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Cat Person Is Cringe Horror

The film adaptation of a famous New Yorker short story is appropriately grimace-inducing, but it can’t help overexplaining its terror.Photo: Rialto Pictures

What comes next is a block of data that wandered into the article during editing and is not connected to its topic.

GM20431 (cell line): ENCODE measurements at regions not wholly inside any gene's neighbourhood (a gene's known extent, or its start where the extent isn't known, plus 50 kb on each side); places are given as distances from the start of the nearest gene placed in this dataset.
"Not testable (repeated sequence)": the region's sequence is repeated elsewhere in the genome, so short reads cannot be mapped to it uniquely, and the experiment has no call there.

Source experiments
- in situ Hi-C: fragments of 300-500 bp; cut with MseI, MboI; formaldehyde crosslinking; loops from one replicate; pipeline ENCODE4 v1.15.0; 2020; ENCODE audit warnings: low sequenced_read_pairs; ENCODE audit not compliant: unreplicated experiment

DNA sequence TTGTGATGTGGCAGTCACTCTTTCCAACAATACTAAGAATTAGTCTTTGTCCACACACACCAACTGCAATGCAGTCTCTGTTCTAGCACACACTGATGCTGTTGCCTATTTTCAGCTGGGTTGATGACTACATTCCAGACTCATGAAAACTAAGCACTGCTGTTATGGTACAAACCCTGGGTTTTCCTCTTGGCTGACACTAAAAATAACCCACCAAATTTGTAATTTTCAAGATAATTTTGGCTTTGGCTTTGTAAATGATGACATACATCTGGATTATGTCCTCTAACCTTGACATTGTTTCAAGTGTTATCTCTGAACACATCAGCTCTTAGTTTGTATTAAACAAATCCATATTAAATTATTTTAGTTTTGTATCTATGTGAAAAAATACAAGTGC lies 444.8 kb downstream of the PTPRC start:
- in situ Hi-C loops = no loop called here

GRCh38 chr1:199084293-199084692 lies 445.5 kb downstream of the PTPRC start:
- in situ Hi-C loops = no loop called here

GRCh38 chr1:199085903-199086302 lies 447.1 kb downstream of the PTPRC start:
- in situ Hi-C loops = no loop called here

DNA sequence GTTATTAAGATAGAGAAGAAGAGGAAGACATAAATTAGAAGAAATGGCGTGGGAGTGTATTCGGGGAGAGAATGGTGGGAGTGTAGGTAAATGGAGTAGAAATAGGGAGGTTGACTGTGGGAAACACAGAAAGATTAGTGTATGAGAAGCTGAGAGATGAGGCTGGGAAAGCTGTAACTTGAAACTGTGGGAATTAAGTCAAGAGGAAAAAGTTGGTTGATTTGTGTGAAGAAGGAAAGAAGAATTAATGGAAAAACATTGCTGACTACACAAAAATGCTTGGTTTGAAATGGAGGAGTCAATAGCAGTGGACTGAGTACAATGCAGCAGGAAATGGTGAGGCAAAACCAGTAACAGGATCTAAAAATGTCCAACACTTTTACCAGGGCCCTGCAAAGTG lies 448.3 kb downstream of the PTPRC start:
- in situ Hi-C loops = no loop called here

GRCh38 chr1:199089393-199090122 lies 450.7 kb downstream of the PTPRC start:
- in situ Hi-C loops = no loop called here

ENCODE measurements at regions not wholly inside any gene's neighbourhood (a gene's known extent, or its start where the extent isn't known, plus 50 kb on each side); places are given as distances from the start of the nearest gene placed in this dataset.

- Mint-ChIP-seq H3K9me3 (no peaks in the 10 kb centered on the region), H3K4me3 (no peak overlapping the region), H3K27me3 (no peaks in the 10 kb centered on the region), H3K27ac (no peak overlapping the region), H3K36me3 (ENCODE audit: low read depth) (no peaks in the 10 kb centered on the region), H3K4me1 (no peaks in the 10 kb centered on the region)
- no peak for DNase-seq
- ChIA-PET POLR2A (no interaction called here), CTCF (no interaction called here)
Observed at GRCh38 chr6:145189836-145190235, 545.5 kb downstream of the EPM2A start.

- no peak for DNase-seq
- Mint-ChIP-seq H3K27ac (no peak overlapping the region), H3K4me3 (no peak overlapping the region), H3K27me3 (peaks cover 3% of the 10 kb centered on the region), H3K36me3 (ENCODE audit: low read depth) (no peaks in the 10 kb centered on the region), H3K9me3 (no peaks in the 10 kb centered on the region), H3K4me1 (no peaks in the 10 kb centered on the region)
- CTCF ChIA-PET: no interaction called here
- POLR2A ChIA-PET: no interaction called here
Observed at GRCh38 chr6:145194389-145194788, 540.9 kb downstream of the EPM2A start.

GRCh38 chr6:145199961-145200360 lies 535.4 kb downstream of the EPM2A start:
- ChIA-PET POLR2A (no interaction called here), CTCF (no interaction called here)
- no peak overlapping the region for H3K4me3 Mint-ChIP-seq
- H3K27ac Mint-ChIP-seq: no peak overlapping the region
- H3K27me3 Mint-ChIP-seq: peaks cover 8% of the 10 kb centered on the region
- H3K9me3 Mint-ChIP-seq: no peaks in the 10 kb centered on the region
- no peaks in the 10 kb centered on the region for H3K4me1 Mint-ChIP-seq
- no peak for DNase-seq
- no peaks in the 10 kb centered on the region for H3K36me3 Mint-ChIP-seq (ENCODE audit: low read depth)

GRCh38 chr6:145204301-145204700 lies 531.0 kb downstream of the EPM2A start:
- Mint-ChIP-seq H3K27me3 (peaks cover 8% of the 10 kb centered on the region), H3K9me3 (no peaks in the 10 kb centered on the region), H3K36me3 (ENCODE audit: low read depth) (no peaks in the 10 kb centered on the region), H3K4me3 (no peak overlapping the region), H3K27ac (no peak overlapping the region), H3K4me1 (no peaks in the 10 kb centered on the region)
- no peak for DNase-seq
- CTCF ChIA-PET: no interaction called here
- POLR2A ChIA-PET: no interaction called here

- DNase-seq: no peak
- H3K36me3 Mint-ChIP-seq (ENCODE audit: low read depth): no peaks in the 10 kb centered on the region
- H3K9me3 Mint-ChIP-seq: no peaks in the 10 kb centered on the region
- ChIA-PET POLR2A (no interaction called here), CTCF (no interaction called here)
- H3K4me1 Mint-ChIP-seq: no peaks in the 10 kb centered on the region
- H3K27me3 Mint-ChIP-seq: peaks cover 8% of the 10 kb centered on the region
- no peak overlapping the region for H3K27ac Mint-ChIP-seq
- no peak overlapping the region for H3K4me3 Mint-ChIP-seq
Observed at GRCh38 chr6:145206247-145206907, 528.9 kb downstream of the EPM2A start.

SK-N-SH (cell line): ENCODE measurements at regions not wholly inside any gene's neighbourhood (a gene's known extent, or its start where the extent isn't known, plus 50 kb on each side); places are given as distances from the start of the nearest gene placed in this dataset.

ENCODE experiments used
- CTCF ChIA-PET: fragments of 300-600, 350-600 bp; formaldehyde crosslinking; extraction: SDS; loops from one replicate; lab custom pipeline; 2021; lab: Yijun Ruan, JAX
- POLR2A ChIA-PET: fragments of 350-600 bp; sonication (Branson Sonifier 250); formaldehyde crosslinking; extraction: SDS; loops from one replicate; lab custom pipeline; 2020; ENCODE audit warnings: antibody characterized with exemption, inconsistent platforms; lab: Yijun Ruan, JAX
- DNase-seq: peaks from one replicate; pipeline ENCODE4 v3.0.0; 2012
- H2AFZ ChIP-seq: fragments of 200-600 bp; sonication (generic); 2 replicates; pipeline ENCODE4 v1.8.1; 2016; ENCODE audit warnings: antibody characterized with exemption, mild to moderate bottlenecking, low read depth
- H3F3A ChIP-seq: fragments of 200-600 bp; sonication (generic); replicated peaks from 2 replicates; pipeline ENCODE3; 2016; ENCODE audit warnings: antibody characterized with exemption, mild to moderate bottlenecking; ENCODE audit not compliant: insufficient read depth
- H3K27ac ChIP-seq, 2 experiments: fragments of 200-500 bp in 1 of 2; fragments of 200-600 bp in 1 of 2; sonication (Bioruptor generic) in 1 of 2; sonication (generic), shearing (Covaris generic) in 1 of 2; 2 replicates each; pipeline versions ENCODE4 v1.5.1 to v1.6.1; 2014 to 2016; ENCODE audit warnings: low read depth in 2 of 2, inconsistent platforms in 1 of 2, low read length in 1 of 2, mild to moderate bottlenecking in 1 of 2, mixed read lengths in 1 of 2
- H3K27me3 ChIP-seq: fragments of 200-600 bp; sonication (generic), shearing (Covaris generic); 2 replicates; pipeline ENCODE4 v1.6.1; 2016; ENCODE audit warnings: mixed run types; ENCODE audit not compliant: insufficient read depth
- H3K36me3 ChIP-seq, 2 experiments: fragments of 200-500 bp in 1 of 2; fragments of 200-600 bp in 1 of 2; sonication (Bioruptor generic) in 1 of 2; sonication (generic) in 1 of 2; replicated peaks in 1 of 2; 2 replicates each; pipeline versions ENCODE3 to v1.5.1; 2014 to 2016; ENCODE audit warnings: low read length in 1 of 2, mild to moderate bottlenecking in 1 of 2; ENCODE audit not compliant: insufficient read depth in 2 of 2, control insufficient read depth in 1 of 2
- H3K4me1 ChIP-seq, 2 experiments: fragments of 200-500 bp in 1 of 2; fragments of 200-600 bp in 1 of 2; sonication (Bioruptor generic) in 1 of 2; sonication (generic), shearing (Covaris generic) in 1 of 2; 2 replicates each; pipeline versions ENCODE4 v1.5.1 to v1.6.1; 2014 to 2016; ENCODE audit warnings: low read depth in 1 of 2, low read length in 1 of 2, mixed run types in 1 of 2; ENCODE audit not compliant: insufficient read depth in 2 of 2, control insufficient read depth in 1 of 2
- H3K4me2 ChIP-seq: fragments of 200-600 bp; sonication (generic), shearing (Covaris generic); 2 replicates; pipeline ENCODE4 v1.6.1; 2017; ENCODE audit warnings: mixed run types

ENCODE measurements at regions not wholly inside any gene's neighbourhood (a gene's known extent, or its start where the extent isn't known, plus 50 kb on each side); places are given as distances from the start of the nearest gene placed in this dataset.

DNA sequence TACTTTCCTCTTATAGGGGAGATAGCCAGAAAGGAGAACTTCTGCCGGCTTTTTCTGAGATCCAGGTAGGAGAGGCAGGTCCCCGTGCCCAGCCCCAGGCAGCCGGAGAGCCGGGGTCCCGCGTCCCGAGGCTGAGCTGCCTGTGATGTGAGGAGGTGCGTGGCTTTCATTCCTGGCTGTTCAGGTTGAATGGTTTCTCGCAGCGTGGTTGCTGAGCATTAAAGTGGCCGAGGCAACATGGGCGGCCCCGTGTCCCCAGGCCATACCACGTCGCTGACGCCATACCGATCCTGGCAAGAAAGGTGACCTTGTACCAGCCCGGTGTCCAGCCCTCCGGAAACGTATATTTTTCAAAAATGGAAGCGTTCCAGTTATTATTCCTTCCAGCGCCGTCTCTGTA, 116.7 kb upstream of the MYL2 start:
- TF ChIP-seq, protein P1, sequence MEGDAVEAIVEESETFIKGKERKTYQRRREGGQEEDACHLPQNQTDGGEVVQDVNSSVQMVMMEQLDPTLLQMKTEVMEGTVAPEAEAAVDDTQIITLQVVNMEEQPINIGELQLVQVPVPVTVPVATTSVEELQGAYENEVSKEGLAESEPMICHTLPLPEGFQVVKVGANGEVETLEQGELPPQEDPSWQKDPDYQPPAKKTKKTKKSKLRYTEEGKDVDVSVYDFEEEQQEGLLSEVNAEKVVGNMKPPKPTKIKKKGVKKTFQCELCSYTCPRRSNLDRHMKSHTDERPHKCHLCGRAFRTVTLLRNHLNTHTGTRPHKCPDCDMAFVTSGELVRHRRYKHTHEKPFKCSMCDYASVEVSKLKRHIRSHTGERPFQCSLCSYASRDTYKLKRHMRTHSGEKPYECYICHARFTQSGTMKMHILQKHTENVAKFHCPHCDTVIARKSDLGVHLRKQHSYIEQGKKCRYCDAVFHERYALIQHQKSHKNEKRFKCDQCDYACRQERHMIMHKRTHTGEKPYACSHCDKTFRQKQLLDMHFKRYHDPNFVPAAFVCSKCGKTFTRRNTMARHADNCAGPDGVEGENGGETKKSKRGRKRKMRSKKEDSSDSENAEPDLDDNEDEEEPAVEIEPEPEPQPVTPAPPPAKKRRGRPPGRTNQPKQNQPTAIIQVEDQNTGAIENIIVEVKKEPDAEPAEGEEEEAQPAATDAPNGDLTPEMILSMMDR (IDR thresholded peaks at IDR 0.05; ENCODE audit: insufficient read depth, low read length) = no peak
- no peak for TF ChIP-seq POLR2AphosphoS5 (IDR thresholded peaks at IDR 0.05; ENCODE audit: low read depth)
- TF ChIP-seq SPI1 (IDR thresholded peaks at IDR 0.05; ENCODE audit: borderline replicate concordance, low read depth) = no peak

Cat Person — the rare short story to legitimately go viral on the internet — was a bracingly matter-of-fact anti-romance about a college girl who starts dating an older guy who may or may not be a creep. Written by Kristen Roupenian and first published in The New Yorker in 2017 when the Me Too movement was at high tide, this work of fiction — slightly inspired by real events — sparked conversation because of its clinical look at the delicate, sometimes horrifying dance of modern courtship. Told entirely from the point of view of Margot — the university sophomore who works part-time at a movie theater where she meets Robert, a nerdy 34-year-old man who loves Red Vines — Cat Person effectively captured how the need to be desired can slide into a situation where a woman has sex without wanting it. “It wasn’t that she was scared he would try to force her to do something against her will but that insisting that they stop now, after everything she’d done to push this forward, would make her seem spoiled and capricious, as if she’d ordered something at a restaurant and then, once the food arrived, had changed her mind and sent it back,” Roupenian writes. That scene, and several others, are re-created nearly beat for beat in the film adaptation of Cat Person, rolling out this week in a limited theatrical release. Written by Michelle Ashford, creator of Showtime’s Masters of Sex, and directed by Susanna Fogel, writer of Booksmart and co-director of the limited series A Small Light, the movie takes what was already cringey on the pages of a prestigious magazine and makes it even more cringey by turning us into witnesses to what unfolds. It’s one thing to read the words “It was a terrible kiss, shockingly bad” to describe the initial locking of lips between Margot, played onscreen by CODA’s Emilia Jones, and Robert (Nicholas Braun of Succession). It’s another thing to watch Cousin Greg use his entire mouth to practically swallow Jones’s whole brunette head. As closely as it hews to the original text, Cat Person must inevitably add padding to the narrative to fill two hours of run time. New characters appear — Margot has an anthropology professor (Isabella Rossellini) who makes blatantly metaphorical comments about the mating rituals of ants, as well as a feminist roommate (Geraldine Viswanathan of Miracle Workers) who constantly warns her against spending time with Robert. The tone of much of the film leans into full-blown horror. Every time Margot gets a text from Robert, it sounds as though an alarm bell is sounding. At one point, working in her professor’s lab late at night, she agrees over text to meet up in person. As she sorts out the arrangements, a human skeleton lies on the table in front of her, a foreboding symbol as obvious as an axe murderer holding an actual axe. Like Roupenian’s short story, this Cat Person ultimately and deliberately avoids casting either protagonist as a villain. Unfortunately, the movie has a tendency to overexplain and flagrantly telegraph its ideas otherwise, when it would be more incisive to let certain scenes and exchanges speak for themselves. It also frequently includes fantasy sequences that reveal what’s happening in Margot’s imagination, some of which carry more power than others. In the car ride during their first date, Margot has a vision of Robert choking her that initially plays like the real thing, a choice that comes across as more of a gimmick than a necessary narrative note to hit. But when Margot has an out-of-body conversation with herself during sex and debates how to potentially escape the situation, Cat Person feels honest, even brave, for exposing the discomfort, ambivalence, and misguided impulse for affirmation that can accompany an ill-advised hookup. Some of the details Ashford adds to the story provide a dash of pop culturally astute humor to what could otherwise be an entirely dark story. Robert turns out to be a total Star Wars nerd who’s obsessed with Harrison Ford and insists on taking Margot to see The Empire Strikes Back on their first date. When he sends Margot a compilation of film clips that includes the first kiss Han imposes on Leia in that sequel, it’s apparent that Robert was raised to believe nothing is more romantic than a man giving a woman “what she really wants” despite her protests. Like so much in Cat Person, this observation would carry much more weight if Margot didn’t immediately explain that subtext for the audience. The most compelling moments come from watching Braun and Jones advancing toward and retreating from each other. It doesn’t sound quite right to say they have good chemistry; it’s more accurate to say that both actors understand how to make the lack of chemistry between their characters real and tangible. Braun certainly knows how to play awkward after his years on Succession, but he injects a hint of the sinister into Robert that distinguishes this role from what he did as Greg. Jones embraces Margot’s passive qualities without making her dull; her wide eyes radiate her particular aspiration. It doesn’t hurt, either, that Jones bears a passing resemblance to Carrie Fisher, Princess Leia herself. While the short story ends on a text exchange that exposes Robert’s nastier side, the movie extends past that moment to show us what happens next. That’s where Cat Person falls flattest. The movie, naturally, wants to tell us more than a roughly 7,000-word work of short fiction can. But this examination of the personalities and emotions we project onto others forgets to leave some space unfilled. The written version of Cat Person allowed us to read between the lines, the same way we do when dissecting every phrase in a text from a crush. The film adaptation argues that there will always be ambiguity in sex and romance, but can’t quite bring itself to embrace its own uncertainty.